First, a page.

The UK: offering companies as abusive and unaccountable as those in any tax haven

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The FT has noted this morning that:

Moldova’s government collapsed on Thursday as the fallout from a $1bn theft from the country’s banks dragged Europe’s poorest nation deeper into political crisis.

The country’s lawmakers strongly backed a no-confidence motion against the pro-EU government amid public outrage at its role in the missing $1bn, heralding weeks of political instability and weakening the country’s EU integration efforts.

The vote came a fortnight after the arrest of the country’s former prime minister, who was alleged to have been part of a fraud in which 13.5bn Moldovan lei, equivalent to almost one-fifth of the country’s GDP, was stolen from three of the country’s banks.

And how was that money stolen? In part as a consequence of using the anonymity provided by the UK's unaccountable system of corporate law and company registration. This is from the Tax Justice Network website, pointing out that part of this fraud was supposedly managed from s Scottish flat:

From the BBC:

“The UK is one of the easiest countries in the world to set up a company in, and some agents offer to do it in an hour, for as little as £25.”

In standard parlance, this makes the UK an ‘efficient’ place to set up a company, reassuringly free of that pesky ‘red tape.’ All good stuff.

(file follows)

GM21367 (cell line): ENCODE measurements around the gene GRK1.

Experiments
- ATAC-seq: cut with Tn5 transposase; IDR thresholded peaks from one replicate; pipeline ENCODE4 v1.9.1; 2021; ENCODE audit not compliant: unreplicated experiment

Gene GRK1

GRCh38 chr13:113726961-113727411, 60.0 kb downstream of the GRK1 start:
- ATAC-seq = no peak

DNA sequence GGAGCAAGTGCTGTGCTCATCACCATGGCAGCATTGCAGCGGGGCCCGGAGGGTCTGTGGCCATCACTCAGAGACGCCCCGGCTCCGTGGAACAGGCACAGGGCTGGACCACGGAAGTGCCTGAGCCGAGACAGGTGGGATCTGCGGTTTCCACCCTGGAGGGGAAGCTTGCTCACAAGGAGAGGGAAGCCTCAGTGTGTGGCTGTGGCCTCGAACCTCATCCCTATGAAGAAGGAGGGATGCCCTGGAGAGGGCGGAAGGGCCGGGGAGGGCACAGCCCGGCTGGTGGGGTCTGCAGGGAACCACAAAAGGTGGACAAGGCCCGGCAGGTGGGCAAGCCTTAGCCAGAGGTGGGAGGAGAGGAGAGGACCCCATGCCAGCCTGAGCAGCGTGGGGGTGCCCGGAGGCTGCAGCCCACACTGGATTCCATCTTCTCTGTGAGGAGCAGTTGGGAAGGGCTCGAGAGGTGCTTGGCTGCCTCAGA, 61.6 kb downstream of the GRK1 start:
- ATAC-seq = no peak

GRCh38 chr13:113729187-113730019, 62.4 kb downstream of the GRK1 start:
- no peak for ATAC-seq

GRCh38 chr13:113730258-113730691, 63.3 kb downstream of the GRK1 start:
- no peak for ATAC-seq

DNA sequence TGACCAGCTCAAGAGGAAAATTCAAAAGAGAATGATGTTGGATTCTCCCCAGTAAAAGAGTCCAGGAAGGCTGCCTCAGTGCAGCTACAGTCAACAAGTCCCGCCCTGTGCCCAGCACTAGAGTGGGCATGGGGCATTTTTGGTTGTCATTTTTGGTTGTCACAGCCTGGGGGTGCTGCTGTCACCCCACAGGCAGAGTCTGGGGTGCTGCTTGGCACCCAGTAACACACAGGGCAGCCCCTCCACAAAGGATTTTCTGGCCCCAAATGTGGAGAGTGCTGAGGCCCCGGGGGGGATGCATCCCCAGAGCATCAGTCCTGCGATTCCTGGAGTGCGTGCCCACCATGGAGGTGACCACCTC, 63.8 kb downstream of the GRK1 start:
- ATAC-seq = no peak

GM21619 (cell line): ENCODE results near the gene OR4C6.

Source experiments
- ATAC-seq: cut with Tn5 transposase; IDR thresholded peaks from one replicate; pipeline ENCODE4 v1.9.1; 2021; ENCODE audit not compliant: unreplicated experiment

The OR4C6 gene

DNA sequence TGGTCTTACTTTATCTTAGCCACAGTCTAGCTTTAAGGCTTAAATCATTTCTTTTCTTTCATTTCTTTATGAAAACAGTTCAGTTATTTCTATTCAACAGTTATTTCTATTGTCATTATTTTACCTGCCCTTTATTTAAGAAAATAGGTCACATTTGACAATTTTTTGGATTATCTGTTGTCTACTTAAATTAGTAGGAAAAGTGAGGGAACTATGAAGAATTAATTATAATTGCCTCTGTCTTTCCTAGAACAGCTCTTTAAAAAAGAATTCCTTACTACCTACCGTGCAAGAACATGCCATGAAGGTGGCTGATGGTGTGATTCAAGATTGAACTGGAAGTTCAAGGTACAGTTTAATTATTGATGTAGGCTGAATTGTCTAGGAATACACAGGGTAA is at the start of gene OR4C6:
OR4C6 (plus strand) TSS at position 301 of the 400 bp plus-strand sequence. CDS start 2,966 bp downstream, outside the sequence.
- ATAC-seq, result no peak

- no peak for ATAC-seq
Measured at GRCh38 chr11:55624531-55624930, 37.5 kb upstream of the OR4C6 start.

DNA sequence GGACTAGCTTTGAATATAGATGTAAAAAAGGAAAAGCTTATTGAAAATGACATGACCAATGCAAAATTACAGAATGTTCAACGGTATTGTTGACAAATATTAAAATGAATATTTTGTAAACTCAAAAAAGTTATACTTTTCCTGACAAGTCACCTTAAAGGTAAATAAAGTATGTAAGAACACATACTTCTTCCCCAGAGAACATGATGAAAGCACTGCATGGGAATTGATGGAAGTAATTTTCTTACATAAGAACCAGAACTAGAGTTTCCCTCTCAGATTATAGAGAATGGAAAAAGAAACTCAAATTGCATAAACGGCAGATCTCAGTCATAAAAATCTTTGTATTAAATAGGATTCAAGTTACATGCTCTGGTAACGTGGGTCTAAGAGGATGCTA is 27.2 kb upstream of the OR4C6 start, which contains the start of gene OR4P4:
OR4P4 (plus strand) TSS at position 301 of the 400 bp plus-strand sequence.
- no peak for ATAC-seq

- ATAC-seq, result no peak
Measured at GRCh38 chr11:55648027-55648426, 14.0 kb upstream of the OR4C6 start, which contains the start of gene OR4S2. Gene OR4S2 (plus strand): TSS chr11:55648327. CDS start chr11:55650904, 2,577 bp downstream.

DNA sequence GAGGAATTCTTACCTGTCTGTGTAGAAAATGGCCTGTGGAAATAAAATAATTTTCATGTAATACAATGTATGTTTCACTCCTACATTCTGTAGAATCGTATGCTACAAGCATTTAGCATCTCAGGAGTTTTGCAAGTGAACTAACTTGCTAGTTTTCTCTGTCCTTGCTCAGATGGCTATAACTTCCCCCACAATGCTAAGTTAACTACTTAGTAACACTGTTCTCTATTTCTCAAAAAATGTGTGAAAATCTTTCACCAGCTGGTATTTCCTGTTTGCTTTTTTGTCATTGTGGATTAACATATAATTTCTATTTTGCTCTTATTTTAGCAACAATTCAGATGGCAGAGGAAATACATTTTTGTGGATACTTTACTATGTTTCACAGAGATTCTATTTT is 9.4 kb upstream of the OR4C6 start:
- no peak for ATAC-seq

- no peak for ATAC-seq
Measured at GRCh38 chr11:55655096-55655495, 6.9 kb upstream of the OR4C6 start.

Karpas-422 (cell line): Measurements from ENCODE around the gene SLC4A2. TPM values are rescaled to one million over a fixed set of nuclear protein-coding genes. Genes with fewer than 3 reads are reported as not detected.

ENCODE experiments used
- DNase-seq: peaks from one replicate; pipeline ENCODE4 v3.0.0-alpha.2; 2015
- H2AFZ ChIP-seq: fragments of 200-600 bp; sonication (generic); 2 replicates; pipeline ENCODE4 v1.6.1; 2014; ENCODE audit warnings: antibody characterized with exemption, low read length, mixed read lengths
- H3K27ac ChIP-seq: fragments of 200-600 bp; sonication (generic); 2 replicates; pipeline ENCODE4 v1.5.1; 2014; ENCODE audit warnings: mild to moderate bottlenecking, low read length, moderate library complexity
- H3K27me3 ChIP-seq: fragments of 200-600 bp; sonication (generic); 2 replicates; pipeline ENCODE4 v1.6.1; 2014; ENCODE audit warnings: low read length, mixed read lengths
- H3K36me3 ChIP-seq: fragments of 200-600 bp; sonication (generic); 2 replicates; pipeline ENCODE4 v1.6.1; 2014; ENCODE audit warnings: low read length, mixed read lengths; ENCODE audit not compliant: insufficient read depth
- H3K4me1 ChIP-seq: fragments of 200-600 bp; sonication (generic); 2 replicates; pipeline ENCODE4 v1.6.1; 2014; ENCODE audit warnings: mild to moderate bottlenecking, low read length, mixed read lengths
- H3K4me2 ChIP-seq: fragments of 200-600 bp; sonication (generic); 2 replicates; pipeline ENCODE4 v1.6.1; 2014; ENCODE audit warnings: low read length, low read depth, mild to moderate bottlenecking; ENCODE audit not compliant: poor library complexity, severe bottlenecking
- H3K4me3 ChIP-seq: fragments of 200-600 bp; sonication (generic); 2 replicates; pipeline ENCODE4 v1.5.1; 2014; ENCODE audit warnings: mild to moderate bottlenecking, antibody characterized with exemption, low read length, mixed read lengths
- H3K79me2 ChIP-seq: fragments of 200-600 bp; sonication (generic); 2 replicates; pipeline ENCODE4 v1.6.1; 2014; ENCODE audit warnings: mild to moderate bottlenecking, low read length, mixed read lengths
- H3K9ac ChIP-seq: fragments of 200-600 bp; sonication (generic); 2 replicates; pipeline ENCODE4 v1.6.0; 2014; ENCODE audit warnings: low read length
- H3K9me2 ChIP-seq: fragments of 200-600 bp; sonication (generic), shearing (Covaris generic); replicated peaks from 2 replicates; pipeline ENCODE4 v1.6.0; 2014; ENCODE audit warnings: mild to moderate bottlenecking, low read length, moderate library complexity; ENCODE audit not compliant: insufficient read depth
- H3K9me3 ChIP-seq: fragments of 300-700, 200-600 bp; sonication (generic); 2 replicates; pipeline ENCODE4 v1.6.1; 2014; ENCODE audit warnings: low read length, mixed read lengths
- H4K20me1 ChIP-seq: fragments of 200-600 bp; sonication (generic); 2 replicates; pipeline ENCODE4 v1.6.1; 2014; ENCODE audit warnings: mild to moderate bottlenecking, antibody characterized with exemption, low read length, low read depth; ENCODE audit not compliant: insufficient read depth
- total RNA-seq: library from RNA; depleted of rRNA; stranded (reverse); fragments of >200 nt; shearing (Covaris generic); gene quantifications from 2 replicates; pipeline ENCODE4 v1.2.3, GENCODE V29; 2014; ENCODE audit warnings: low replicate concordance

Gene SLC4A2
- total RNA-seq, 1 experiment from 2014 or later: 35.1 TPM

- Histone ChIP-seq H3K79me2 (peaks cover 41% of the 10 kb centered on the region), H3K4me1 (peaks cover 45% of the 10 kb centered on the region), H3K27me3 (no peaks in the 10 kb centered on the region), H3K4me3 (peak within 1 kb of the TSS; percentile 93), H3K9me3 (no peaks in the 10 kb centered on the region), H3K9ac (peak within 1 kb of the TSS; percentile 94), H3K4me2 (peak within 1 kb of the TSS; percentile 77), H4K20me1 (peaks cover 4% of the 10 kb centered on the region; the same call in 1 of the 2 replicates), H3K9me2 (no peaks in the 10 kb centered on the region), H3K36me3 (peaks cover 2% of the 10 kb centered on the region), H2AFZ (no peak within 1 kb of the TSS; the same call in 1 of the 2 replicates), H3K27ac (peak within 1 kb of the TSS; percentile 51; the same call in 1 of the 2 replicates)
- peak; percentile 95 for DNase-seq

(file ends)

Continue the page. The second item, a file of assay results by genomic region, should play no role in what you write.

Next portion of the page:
But wait a moment. This quote comes from a story that also contains this:

“The loss of the money – equivalent to an eighth of Moldova’s entire GDP – has thrown the country into economic and political chaos.”

And this money seems to have disappeared via this Scottish ex-council flat in our picture. More precisely, as the report notes:

“One of the companies registered at the address is Fortuna United LP, the UK partnership named in a leaked report by Moldova’s central bank as the firm with the rights to the billion dollars which disappeared last year from three of the country’s main banks.”

See the story for the full details – but to cut a long story short, a result of all this looks like this.

UK lax  regulation is long overdue for reform, as I have often argued. When it is serious enough to help bring down governments something is very wrong. And it certainly shows that we operate structures as abusive and as unaccountable as those in any tax haven.